Type of document: Paper / Document for wide distribution
Documents of reference
Borrini-Feyerabend Grazia, Pimbert Michel, Farvar M.Taghi, Kothari Ashish, Renard Yves et al, Sharing Power - Learning by Doing in Co-management of Natural Resources throughout the World, IIED, IUCN, CMWG, CEESP, 2004.
Strategy number 1 : Building upon synergy between the state and society
Public sector workers and “champions of change” within governments can help strengthen civil society and encourage more inclusive policy debates. In the Philippines, for example, it was the lobbying of radical civil servants along with organisations of professionals that led to the wide implementation of participatory irrigation management 1 (a model which has subsequently spread to other countries). In Mexico, reformist officials have helped consolidate small farmer marketing organisations2 and strengthen the role of community organisations in regional sustainable development policy3.
Civil society is likely to have a greater potential for influence when civil servants and progressive government officials introduce legislation guaranteeing the right to participation. The legal right to participation is a more empowered form of engagement than participation by invitation of governments, donors, or higher authorities. One area in which rights to participation are being embodied into law is that of local governance.63 A number of pathways have been used:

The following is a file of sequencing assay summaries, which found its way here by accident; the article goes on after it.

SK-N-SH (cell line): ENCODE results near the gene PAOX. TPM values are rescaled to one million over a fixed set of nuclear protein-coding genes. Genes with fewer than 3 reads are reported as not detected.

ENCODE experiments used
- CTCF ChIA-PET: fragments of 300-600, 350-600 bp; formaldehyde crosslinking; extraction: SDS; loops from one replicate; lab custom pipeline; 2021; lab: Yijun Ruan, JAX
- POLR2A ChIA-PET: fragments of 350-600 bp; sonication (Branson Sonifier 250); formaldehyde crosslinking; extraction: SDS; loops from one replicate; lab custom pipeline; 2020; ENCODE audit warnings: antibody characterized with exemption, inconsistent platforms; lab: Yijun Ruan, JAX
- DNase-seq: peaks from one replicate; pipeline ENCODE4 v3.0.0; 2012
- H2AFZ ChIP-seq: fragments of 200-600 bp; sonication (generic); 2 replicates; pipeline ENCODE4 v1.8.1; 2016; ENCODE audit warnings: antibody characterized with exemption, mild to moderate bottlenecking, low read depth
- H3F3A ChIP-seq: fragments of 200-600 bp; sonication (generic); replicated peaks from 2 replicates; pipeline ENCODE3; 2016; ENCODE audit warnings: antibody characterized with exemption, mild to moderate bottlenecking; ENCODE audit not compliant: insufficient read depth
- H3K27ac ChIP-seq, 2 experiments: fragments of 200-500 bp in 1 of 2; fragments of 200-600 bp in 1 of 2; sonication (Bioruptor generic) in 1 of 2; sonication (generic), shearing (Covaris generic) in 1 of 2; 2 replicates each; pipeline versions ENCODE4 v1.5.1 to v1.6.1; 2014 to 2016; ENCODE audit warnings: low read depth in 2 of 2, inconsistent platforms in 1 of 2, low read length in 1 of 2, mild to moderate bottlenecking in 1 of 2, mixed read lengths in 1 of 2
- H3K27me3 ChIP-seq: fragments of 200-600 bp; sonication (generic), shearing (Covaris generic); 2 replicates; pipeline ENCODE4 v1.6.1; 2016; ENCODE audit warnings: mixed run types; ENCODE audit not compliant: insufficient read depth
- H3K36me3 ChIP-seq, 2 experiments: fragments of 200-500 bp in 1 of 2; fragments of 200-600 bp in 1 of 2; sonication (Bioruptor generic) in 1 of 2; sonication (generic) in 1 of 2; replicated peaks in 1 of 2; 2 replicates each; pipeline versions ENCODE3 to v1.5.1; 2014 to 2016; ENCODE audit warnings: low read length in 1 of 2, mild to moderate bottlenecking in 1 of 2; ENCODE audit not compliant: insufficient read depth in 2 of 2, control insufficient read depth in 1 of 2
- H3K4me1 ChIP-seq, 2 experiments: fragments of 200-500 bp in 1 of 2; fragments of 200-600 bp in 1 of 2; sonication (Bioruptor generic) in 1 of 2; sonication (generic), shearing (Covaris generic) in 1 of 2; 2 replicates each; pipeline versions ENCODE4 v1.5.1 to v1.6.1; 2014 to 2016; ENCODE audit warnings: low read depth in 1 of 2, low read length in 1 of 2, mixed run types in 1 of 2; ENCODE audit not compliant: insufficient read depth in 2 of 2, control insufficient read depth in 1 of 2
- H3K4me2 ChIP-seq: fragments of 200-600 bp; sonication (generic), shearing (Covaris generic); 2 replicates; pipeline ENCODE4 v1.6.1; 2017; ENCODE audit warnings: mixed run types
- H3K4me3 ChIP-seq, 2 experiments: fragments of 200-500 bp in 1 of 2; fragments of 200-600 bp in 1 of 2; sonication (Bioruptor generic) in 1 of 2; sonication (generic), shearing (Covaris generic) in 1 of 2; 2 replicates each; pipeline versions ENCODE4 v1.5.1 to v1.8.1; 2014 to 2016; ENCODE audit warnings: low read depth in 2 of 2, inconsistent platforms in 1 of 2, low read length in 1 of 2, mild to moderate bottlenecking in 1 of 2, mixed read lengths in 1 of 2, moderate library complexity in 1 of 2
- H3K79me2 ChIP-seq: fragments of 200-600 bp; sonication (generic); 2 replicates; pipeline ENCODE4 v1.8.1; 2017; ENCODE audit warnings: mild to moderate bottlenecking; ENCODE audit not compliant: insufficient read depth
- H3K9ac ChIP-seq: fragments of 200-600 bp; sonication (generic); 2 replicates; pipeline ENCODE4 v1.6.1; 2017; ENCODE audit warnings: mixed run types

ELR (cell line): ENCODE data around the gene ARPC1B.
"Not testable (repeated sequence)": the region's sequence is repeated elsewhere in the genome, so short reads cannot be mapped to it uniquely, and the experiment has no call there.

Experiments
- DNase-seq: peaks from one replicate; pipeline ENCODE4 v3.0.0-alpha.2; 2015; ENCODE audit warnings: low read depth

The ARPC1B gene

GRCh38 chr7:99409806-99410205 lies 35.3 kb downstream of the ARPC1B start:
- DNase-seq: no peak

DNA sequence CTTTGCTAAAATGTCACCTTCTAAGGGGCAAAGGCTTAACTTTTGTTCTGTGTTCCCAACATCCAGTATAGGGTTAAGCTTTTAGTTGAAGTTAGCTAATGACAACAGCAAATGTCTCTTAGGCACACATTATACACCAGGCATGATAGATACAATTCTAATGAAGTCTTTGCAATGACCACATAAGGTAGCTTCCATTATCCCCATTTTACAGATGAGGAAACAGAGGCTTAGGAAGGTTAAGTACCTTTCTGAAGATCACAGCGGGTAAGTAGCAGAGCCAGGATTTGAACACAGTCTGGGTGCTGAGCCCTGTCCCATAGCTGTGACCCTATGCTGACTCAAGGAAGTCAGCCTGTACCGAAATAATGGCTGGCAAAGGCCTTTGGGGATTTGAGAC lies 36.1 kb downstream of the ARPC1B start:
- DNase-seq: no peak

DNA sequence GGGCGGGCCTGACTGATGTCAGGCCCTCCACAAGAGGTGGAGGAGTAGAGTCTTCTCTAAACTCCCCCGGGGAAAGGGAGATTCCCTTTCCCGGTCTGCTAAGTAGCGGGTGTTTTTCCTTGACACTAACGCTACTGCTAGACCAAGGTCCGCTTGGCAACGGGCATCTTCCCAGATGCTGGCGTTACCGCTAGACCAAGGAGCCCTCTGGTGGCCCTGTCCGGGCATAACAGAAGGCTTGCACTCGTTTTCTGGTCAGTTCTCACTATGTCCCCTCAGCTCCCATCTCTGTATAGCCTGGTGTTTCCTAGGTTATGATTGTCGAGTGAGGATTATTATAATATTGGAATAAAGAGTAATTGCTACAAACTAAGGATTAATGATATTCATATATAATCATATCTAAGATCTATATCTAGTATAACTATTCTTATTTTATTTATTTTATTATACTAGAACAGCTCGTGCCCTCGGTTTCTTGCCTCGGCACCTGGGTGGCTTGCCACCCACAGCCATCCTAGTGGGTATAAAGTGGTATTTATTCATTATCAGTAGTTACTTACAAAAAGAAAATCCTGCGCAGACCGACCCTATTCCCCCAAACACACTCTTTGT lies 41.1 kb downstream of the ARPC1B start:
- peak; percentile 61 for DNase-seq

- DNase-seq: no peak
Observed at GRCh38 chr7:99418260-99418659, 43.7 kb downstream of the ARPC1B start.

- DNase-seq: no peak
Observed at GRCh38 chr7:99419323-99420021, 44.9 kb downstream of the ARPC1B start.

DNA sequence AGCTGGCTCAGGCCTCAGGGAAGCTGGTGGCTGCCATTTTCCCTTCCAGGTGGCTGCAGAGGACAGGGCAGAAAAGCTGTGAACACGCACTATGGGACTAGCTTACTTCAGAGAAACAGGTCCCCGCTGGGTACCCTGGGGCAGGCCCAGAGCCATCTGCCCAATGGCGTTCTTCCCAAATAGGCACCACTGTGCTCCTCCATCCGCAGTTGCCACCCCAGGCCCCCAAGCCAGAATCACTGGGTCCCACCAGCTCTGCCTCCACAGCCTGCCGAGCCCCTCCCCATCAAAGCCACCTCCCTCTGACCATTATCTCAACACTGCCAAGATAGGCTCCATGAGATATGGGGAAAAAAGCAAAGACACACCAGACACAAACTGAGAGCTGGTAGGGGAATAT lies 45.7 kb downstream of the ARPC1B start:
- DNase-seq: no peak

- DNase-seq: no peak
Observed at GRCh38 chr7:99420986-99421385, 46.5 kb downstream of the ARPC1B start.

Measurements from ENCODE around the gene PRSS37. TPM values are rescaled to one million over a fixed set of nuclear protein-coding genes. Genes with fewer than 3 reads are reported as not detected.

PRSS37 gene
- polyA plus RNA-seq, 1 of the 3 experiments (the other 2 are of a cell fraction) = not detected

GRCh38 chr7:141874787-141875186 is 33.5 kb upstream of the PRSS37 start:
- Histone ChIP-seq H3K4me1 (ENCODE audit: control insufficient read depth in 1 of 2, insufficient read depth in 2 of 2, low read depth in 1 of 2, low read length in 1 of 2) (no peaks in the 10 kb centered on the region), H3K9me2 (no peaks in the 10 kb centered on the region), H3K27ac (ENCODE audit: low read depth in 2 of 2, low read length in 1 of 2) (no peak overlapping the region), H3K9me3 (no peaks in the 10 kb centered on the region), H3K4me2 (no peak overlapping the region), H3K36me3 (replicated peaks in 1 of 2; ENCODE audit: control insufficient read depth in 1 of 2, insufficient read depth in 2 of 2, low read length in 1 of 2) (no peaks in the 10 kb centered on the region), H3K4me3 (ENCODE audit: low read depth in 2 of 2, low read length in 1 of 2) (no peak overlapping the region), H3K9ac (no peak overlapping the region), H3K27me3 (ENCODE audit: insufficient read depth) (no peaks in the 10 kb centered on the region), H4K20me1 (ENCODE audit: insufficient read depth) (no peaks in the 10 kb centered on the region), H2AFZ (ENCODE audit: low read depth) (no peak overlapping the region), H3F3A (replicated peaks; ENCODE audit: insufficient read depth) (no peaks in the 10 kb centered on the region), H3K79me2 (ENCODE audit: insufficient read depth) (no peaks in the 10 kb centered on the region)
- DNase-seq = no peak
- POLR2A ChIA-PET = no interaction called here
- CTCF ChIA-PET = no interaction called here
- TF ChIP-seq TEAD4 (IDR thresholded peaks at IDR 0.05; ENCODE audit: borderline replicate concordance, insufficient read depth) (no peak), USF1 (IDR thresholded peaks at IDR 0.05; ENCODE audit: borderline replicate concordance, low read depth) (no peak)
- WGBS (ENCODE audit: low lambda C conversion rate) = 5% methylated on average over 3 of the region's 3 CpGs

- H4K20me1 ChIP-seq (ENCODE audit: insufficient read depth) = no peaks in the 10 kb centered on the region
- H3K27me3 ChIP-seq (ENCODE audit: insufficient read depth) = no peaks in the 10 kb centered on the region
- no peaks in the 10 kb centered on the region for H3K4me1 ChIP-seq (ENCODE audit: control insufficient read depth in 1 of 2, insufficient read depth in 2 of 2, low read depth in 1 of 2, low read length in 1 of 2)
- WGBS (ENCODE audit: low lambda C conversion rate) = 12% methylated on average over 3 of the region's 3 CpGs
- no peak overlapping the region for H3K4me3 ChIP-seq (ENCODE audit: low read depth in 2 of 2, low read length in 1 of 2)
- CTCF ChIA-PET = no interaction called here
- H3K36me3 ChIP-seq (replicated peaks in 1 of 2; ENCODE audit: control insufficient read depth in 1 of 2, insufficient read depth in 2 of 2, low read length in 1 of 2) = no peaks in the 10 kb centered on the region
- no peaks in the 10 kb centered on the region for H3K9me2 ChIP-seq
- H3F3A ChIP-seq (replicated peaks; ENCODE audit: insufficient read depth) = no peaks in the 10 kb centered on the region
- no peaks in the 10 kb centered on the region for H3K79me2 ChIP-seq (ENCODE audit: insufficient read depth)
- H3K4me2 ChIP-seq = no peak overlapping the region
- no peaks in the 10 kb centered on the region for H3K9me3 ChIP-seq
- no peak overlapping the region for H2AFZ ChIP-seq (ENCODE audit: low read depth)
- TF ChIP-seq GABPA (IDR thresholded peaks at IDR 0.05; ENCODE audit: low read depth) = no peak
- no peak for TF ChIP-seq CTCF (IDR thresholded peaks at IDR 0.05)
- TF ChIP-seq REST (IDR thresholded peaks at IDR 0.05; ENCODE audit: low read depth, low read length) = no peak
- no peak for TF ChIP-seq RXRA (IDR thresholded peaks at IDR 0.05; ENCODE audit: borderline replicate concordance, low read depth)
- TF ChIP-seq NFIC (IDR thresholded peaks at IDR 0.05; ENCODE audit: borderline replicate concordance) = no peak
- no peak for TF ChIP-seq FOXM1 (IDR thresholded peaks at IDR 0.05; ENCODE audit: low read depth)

Joint approaches to planning. Civil society actors and government bodies work together in planning service delivery and environmental care (see Box 11.5).
Changing forms of accountability. Innovations have not only emphasised citizen involvement with local governments in planning, but also empowered citizen representatives to hold government to account for carrying out properly the functions of government (see Box 11.6).
Empowered forms of local direct participation in the governance of public affairs. While many approaches are looking for new relationships between citizens and elected representatives, others are creating forms of direct citizen participation through legal changes. Representative forms of governance are thus complemented by more empowered, direct involvement of citizens at the local level. Perhaps the most direct and effective example of the latter is the sharing of authority about budget allocation. In Porto Alegre and other municipalities of Brazil, neighbourhood meetings are used to do exactly that in a process called “participatory budgeting” (see Box 11.7).